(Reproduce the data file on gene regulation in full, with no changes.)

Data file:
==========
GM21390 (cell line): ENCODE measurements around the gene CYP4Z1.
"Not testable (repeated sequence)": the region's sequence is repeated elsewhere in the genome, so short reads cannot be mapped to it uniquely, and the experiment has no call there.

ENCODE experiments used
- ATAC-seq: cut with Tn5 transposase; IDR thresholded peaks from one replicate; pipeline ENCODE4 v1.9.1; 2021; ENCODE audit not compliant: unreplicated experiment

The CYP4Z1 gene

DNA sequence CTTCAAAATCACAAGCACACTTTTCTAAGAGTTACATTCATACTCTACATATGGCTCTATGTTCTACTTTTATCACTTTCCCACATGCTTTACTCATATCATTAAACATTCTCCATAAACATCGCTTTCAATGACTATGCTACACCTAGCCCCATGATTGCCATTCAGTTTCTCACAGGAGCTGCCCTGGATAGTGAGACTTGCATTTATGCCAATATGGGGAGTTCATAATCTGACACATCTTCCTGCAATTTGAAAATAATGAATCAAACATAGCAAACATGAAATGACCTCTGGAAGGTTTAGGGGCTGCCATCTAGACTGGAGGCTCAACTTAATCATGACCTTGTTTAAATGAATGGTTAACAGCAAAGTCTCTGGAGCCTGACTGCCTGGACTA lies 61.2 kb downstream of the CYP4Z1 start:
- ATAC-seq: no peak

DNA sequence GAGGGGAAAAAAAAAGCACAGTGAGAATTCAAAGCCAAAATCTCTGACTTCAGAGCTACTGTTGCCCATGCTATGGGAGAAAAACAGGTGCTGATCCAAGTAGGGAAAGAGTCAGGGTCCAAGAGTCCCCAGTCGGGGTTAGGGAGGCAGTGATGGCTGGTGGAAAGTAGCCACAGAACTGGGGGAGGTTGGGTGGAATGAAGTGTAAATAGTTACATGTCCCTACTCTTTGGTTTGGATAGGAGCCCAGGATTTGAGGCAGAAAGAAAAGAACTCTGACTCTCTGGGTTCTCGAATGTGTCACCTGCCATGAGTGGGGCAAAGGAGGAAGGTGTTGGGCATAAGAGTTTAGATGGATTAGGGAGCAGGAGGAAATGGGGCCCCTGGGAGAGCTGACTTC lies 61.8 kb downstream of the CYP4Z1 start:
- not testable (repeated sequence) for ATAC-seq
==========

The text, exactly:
GM21390 (cell line): ENCODE measurements around the gene CYP4Z1.
"Not testable (repeated sequence)": the region's sequence is repeated elsewhere in the genome, so short reads cannot be mapped to it uniquely, and the experiment has no call there.

ENCODE experiments used
- ATAC-seq: cut with Tn5 transposase; IDR thresholded peaks from one replicate; pipeline ENCODE4 v1.9.1; 2021; ENCODE audit not compliant: unreplicated experiment

The CYP4Z1 gene

DNA sequence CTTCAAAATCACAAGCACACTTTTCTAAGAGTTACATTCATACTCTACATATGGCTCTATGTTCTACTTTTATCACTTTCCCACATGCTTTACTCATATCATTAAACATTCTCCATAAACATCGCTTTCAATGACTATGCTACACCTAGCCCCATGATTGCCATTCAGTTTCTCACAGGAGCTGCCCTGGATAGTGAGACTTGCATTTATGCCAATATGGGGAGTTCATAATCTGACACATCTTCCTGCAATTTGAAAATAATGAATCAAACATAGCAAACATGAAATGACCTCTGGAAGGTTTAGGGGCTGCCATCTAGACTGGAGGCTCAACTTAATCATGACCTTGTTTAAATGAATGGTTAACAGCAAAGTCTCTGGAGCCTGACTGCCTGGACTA lies 61.2 kb downstream of the CYP4Z1 start:
- ATAC-seq: no peak

DNA sequence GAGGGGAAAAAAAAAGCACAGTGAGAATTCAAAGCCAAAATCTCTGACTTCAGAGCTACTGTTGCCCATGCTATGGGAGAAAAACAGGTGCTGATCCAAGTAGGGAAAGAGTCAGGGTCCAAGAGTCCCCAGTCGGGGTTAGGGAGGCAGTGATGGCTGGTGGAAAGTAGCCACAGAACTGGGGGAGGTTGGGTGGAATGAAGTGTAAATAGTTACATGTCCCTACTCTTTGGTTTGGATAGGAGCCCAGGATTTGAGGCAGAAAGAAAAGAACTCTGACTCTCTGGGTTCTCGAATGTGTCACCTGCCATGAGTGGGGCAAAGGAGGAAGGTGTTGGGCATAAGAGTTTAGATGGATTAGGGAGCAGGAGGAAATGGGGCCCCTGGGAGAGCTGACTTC lies 61.8 kb downstream of the CYP4Z1 start:
- not testable (repeated sequence) for ATAC-seq